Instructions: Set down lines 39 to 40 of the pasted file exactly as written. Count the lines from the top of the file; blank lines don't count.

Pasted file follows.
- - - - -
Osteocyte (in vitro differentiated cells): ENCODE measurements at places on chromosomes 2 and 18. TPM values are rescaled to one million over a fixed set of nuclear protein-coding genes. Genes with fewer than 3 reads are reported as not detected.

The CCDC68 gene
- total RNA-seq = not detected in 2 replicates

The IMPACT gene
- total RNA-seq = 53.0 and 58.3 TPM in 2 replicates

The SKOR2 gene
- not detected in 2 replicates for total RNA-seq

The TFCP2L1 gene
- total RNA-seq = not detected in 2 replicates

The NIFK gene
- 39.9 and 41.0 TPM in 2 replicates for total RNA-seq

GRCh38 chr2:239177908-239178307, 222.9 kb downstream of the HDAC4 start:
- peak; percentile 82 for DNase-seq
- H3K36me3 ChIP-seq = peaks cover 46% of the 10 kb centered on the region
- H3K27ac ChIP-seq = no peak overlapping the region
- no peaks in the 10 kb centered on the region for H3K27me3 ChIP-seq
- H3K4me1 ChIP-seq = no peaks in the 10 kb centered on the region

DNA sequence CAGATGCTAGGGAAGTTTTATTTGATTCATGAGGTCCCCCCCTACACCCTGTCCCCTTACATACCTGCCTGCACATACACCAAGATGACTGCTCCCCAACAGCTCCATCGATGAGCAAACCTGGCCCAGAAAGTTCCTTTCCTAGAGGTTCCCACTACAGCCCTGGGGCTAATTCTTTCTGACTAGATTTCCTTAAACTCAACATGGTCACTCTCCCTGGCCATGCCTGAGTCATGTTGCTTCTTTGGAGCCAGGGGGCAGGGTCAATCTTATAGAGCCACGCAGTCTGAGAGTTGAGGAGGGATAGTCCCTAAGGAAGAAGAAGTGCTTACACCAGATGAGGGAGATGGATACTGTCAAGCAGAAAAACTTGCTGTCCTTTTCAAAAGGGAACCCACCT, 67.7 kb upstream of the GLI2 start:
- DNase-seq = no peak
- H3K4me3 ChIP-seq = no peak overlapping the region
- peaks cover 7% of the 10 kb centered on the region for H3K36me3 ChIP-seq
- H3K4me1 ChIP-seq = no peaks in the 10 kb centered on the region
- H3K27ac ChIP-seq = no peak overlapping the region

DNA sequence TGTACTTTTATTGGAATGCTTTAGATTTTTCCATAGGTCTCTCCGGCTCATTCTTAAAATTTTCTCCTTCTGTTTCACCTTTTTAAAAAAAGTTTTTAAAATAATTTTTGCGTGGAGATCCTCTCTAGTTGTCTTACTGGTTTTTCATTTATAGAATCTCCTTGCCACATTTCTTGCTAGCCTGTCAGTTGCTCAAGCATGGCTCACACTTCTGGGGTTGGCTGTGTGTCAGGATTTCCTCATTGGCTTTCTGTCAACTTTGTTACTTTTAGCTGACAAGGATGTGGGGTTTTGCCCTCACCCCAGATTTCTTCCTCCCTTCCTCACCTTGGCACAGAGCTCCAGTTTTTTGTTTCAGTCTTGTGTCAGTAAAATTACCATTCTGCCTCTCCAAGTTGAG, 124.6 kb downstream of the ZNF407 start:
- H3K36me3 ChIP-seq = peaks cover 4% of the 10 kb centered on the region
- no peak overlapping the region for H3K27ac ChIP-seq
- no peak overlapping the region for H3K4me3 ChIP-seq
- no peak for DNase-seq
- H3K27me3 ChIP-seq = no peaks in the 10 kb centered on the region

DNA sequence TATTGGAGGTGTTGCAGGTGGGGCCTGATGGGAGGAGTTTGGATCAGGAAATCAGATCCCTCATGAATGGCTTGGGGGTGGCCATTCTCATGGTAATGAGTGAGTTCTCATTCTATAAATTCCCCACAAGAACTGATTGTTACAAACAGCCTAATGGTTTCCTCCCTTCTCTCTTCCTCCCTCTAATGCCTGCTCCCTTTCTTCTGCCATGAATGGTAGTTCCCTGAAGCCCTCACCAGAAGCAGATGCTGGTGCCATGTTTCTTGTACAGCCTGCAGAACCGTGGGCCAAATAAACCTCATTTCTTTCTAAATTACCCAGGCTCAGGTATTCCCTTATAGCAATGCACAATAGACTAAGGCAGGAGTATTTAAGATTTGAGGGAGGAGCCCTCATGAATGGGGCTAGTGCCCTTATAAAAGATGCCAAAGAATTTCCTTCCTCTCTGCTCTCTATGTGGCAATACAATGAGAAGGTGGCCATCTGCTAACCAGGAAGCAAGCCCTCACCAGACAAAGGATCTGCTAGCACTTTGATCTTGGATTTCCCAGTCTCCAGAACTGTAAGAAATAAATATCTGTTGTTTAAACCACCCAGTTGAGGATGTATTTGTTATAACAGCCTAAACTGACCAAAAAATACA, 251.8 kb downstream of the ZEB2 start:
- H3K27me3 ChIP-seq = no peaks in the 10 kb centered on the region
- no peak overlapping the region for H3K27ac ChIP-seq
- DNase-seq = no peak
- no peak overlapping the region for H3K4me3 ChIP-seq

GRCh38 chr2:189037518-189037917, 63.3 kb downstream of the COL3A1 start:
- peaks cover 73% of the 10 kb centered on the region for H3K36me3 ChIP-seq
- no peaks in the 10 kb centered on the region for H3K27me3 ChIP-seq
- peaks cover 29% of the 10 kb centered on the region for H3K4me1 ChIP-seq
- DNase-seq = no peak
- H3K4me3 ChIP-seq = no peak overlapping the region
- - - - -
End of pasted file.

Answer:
- DNase-seq = no peak
- H3K4me3 ChIP-seq = no peak overlapping the region